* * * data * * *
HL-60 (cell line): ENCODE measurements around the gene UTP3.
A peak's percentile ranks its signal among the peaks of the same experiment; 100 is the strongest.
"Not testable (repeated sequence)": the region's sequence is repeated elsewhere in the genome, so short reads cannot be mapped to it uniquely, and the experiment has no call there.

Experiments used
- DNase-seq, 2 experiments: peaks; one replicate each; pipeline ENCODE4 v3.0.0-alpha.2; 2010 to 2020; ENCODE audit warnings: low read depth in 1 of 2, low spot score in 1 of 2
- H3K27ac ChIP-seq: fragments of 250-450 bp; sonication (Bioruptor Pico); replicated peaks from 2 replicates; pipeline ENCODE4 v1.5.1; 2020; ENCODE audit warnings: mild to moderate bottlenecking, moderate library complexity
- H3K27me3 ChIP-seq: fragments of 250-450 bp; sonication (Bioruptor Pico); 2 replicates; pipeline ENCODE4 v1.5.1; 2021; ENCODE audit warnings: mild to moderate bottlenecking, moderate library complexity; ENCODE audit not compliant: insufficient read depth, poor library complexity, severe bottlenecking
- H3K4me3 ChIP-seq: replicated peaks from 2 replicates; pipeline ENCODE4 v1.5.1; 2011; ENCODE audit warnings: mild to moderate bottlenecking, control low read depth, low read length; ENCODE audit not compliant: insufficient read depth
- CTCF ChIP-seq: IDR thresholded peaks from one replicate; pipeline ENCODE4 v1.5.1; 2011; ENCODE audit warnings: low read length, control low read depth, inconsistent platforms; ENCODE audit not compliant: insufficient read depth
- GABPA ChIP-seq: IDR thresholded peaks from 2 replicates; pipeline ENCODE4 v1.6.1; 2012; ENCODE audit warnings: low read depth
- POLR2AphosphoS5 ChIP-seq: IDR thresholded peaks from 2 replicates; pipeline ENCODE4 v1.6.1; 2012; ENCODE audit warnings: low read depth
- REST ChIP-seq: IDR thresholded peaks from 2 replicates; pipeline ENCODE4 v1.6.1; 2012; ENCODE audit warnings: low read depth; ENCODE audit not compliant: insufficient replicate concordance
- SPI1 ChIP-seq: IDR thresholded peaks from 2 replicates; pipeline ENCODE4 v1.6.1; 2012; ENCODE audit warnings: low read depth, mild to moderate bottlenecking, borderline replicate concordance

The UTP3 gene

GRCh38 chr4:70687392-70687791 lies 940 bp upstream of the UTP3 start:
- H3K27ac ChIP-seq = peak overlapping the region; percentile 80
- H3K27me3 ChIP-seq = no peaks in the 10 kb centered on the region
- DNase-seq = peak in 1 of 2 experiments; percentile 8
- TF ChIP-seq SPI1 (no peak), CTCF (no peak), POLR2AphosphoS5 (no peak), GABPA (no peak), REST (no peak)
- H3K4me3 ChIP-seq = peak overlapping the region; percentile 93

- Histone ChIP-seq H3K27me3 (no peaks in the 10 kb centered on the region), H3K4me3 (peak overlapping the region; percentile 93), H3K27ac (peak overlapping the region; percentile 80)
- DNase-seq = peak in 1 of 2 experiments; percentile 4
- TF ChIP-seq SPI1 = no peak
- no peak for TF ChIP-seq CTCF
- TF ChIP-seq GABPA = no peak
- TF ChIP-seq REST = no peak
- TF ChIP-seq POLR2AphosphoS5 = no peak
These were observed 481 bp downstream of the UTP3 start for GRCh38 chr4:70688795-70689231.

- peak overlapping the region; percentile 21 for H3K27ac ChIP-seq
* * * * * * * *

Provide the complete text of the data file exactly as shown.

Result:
HL-60 (cell line): ENCODE measurements around the gene UTP3.
A peak's percentile ranks its signal among the peaks of the same experiment; 100 is the strongest.
"Not testable (repeated sequence)": the region's sequence is repeated elsewhere in the genome, so short reads cannot be mapped to it uniquely, and the experiment has no call there.

Experiments used
- DNase-seq, 2 experiments: peaks; one replicate each; pipeline ENCODE4 v3.0.0-alpha.2; 2010 to 2020; ENCODE audit warnings: low read depth in 1 of 2, low spot score in 1 of 2
- H3K27ac ChIP-seq: fragments of 250-450 bp; sonication (Bioruptor Pico); replicated peaks from 2 replicates; pipeline ENCODE4 v1.5.1; 2020; ENCODE audit warnings: mild to moderate bottlenecking, moderate library complexity
- H3K27me3 ChIP-seq: fragments of 250-450 bp; sonication (Bioruptor Pico); 2 replicates; pipeline ENCODE4 v1.5.1; 2021; ENCODE audit warnings: mild to moderate bottlenecking, moderate library complexity; ENCODE audit not compliant: insufficient read depth, poor library complexity, severe bottlenecking
- H3K4me3 ChIP-seq: replicated peaks from 2 replicates; pipeline ENCODE4 v1.5.1; 2011; ENCODE audit warnings: mild to moderate bottlenecking, control low read depth, low read length; ENCODE audit not compliant: insufficient read depth
- CTCF ChIP-seq: IDR thresholded peaks from one replicate; pipeline ENCODE4 v1.5.1; 2011; ENCODE audit warnings: low read length, control low read depth, inconsistent platforms; ENCODE audit not compliant: insufficient read depth
- GABPA ChIP-seq: IDR thresholded peaks from 2 replicates; pipeline ENCODE4 v1.6.1; 2012; ENCODE audit warnings: low read depth
- POLR2AphosphoS5 ChIP-seq: IDR thresholded peaks from 2 replicates; pipeline ENCODE4 v1.6.1; 2012; ENCODE audit warnings: low read depth
- REST ChIP-seq: IDR thresholded peaks from 2 replicates; pipeline ENCODE4 v1.6.1; 2012; ENCODE audit warnings: low read depth; ENCODE audit not compliant: insufficient replicate concordance
- SPI1 ChIP-seq: IDR thresholded peaks from 2 replicates; pipeline ENCODE4 v1.6.1; 2012; ENCODE audit warnings: low read depth, mild to moderate bottlenecking, borderline replicate concordance

The UTP3 gene

GRCh38 chr4:70687392-70687791 lies 940 bp upstream of the UTP3 start:
- H3K27ac ChIP-seq = peak overlapping the region; percentile 80
- H3K27me3 ChIP-seq = no peaks in the 10 kb centered on the region
- DNase-seq = peak in 1 of 2 experiments; percentile 8
- TF ChIP-seq SPI1 (no peak), CTCF (no peak), POLR2AphosphoS5 (no peak), GABPA (no peak), REST (no peak)
- H3K4me3 ChIP-seq = peak overlapping the region; percentile 93

- Histone ChIP-seq H3K27me3 (no peaks in the 10 kb centered on the region), H3K4me3 (peak overlapping the region; percentile 93), H3K27ac (peak overlapping the region; percentile 80)
- DNase-seq = peak in 1 of 2 experiments; percentile 4
- TF ChIP-seq SPI1 = no peak
- no peak for TF ChIP-seq CTCF
- TF ChIP-seq GABPA = no peak
- TF ChIP-seq REST = no peak
- TF ChIP-seq POLR2AphosphoS5 = no peak
These were observed 481 bp downstream of the UTP3 start for GRCh38 chr4:70688795-70689231.

- peak overlapping the region; percentile 21 for H3K27ac ChIP-seq